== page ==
In support of prisoners and prison justice activism in Canada

As part of the B.C. Government's budget cuts, the Burnaby Correctional Center for Women will be closed in March of 2004. BCCW is a provincial prison that incarcerates women serving sentences of less than two years, women on remand (awaiting trial), and, through an exchange of services agreement with the federal government also incarcerates some women serving federal time (more than 2 years). The provincial government's plan was to move all provincially sentenced and remanded women to Alouette River, and the federally sentenced women to a new federal prison being built in Abbotsford. However, the provincial government recently announced that it will cost too much money to house all the provincial women at Alouette River, so they plan to keep women considered maximum security or high needs in various men's jails and lockups throughout the province.

If we look at the prison population we see an increasing number of women being incarcerated. A high percentage of prisoners are First Nations. Most women are in prison for crimes of poverty and are not a danger to the community. Very few women are in prison for violent crime. 80% of women serving time were arrested for shoplifting or drug and alcohol offences. Many women in prison are mothers and most of them are single mothers, who often lose their children to the system once imprisoned.

The prison system views women as "high needs" in terms of needing treatment and healing from physical/sexual abuse, employment training, and education. Those needs are then translated into risk so the higher a woman's needs are, the higher her security rating becomes. The majority of women who are classified as maximum security are First Nations women and women with mental health issues.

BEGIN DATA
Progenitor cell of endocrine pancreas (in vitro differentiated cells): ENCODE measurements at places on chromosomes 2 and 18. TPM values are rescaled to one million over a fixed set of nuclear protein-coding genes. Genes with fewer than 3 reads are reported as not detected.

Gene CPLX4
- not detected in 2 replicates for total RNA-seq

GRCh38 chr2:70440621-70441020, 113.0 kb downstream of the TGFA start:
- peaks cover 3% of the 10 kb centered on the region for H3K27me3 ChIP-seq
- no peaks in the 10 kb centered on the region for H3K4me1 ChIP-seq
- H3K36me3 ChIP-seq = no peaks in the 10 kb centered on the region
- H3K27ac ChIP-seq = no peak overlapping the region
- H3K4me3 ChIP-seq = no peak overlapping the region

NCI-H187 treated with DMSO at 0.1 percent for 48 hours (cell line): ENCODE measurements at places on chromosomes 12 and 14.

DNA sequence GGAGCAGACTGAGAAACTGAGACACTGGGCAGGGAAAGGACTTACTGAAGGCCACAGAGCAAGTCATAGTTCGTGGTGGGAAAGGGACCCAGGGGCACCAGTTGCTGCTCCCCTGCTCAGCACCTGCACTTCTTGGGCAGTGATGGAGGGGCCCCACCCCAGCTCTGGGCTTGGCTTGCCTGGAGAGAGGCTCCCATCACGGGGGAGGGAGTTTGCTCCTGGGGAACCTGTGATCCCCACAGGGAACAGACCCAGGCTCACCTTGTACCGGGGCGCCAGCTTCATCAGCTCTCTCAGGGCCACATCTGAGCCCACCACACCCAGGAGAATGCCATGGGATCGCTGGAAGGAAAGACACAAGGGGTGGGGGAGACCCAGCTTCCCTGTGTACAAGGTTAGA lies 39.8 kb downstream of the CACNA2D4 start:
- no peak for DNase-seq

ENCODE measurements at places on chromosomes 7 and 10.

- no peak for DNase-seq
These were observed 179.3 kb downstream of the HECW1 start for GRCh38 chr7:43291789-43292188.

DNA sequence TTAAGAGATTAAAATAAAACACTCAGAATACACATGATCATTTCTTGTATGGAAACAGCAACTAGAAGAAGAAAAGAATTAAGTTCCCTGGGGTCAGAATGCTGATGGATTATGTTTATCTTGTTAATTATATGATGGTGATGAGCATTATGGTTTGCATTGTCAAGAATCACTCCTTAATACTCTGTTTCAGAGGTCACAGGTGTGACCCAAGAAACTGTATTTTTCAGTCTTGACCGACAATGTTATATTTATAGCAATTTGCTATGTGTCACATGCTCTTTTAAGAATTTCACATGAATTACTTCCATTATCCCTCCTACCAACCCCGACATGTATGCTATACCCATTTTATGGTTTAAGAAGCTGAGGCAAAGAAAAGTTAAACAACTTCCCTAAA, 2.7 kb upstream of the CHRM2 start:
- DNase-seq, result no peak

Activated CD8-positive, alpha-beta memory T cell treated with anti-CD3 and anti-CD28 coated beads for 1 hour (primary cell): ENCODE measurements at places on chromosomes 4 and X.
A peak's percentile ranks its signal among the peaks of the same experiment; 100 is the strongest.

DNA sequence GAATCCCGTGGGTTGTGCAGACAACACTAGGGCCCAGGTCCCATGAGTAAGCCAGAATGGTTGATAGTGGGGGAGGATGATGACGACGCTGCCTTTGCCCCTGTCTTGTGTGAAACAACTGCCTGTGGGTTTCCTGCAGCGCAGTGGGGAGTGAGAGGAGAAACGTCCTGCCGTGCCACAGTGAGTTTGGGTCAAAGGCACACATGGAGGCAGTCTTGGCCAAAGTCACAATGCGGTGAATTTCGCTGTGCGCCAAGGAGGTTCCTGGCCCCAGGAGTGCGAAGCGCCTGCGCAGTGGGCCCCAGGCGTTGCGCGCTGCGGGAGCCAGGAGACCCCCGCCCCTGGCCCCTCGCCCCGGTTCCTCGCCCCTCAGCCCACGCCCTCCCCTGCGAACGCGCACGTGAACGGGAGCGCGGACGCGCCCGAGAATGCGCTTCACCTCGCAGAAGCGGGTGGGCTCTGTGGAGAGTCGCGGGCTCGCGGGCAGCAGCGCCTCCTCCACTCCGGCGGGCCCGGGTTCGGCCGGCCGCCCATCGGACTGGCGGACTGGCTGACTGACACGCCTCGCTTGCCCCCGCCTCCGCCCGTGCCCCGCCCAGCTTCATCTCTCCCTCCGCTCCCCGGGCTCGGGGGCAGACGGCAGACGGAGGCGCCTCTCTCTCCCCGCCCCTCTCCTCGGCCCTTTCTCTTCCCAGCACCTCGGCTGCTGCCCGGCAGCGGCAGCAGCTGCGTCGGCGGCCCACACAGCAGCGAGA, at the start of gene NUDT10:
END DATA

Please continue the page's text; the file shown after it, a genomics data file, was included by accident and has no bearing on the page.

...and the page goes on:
There are many problems with sending women into men's institutions, including lack of programs, resources, recreation and religious freedom. Also, the majority of women in prison have suffered physical and sexual abuse at the hands of men. Being held in a men's prison would be extremely traumatic for these women.

Normally, prisoners have the opportunity to reduce their security rating or gain early release by participating in programs offered by the prison, such as addiction treatment, counselling, anger management, and education and employment training. The provincial government has no plans to introduce any of these programs for the women being moved to the men's institutions. This lack of programs is contrary to the B.C. Corrections Branch mandate. The women stand to face conditions of deprivation and overcrowding (at the Surrey pre-trial centre, women will be triple-bunked and locked down on one floor of the prison). It is unclear what arrangements, if any, will be made for the women to receive visits from friends and family, as well as access to religious services, particularly contact with Native Elders and sweatlodge ceremonies. These jails and lockups were not built with women's needs in mind. They were built to hold men awaiting trial. The women will essentially serve their time in segregation, with no hope of education, treatment, transfer to a lesser security facility, or the opportunity for early release. The placement of women in men's prisons is completely unacceptable.

July 13, 2003
Joint Effort